Squirm’s Book Reviews: The Sleepy Edition

Each week I review books we’ve read with Squirm. Find other reviews here

The picture book world is filled with books about night and sleep – perfect for a bedtime story. The three I am reviewing today are all connected with sleep – but in different ways!

Twinkle, Twinkle Little Star by Kate Toms

Adventures of a Subversive Reader Reviews

This book was given to Squirm by someone I used to work with. It’s a lovely book which takes the old ‘Twinkle, Twinkle’ rhyme and extends and rewrites it. We end up learning about a mouse who looks up at the star before dreaming about it. Like other good ‘bedtime stories’ it had lots of repetition throughout it, as the story develops and extends.

This books probably isn’t one that I would pick up myself, but I really enjoyed it. The illustrations, which seem to be made of fabric, are just the right colours (mostly blues and light browns) to make you feel like you’re in a safe, comforting place, and I really like the way the story has been given to mice as the main characters.

The obvious connection to this book is singing the traditional rhyme – and you can even use actions if you wish. You could also think about other nursery rhymes you know and think about whether the mice from this book could appear in any of them. You could also attempt to make your own fabric based illustrations.

Good Night, Sleep Tight by Mem Fox and Judy Horacek

Adventures of a Subversive Reader Reviews

Mr Pilot made sure we picked this one up when we were at the talk at Chermside Library and we’re now the proud owners of an autographed copy. This is a re-release of an earlier book, now with the awesome illustrations from Judy Horacek, who manages to tell her own story (or stories, really) through the illustrations. The story is about Skinny Doug the baby sitter who is telling Bonnie and Ben all of the nursery rhymes which his mother once told him. We end up going on a journey with them, until finally Doug manages to get them back into bed.

The educational idea behind this book is about making sure that the nursery rhymes, which were once so popular, are carried on to our children. There is serious research about the importance of nursery rhymes (if you’ve read my posts on Rhyme Time, you’d know my thoughts on how important nursery rhymes are). The rhymes are intersected with a repetitive ‘chorus’, which we actually read in chorus at the library event. As your child gets older, they could easily read Bonnie and Ben’s bit, while you read Skinny Doug’s bit. I also really like the fact that it’s not a parent telling them the rhymes, but a babysitter, highlighting the importance of literacy from all adults in the child’s life.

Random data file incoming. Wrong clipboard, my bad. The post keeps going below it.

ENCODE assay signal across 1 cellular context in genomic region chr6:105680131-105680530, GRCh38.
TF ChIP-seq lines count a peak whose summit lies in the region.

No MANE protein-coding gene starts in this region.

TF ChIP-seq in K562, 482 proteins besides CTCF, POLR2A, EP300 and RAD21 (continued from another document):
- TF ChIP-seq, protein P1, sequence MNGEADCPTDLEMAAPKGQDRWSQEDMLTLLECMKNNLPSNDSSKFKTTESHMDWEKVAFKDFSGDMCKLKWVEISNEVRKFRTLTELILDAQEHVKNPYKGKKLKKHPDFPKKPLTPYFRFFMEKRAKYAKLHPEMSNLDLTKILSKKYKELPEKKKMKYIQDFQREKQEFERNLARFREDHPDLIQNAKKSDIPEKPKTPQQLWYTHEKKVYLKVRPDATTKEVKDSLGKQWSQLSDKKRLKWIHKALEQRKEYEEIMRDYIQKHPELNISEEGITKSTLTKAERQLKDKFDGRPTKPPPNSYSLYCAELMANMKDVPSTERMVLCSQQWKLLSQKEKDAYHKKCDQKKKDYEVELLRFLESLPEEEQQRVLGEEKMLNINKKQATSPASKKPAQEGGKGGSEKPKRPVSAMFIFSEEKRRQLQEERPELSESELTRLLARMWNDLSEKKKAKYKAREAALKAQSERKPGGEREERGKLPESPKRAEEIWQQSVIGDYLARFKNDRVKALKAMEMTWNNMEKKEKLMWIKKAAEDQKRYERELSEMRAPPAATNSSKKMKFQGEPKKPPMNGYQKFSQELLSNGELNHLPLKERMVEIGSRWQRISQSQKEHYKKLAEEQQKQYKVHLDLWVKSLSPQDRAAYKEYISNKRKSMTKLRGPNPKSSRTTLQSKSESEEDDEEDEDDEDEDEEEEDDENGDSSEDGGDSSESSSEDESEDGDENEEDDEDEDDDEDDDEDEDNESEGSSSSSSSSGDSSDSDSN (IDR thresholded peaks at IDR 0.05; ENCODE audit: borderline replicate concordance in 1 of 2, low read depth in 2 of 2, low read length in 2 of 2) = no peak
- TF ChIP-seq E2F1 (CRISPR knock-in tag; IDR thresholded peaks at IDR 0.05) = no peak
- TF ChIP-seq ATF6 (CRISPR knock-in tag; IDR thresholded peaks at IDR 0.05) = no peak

It would be great to use this book as an example of your own nursery rhyme book. You could collect nursery rhymes that you love and create your own illustrations to go with them. You could also talk about stories in stories and discuss the illustrations and how Judy Horacek is telling a story without using any words at all. You could connect this, for older children, with books like Jeannie Baker’s Window or Shaun Tan’s The Arrival, as well as finding where other illustrators tell stories that aren’t in the words.

Little Cat and the Big Red Bus by Jane Godwin and Anna Walker

Adventures of a Subversive Reader Reviews

I actually picked this one up because a friend had recommended other books by this pair. It’s a lovely story about Cat who catches the bus home from school with her older sister. She doesn’t like it too much, because the bus is noisy and often she doesn’t get the seat she wanted. But one day, her older sister isn’t on the bus, and Cat finds herself tired and sleepy after a big day at school. She falls asleep on the bus, misses her stop and discovers that the bus can be a quiet, comforting place after all.

This is such a lovely book, with just the right sense of whimsy about it.My favourite pages are the almost map-like illustrations showing how the bus goes up and down and over on the way to school, but the illustrations are beautiful and soft throughout the whole book. There’s a moment where the story becomes a little scary, but then a nice warm feeling comes over the book and everything is all right again.

This would be a great book for making maps to accompany it. You could examine different types of maps, and how to bring a story to life through them. You could also go on a bus ride and talk about what makes a bus different to other types of public transport. You could also interview someone who rode a school bus at different times – I know I have some pretty interesting stories about the school bus!

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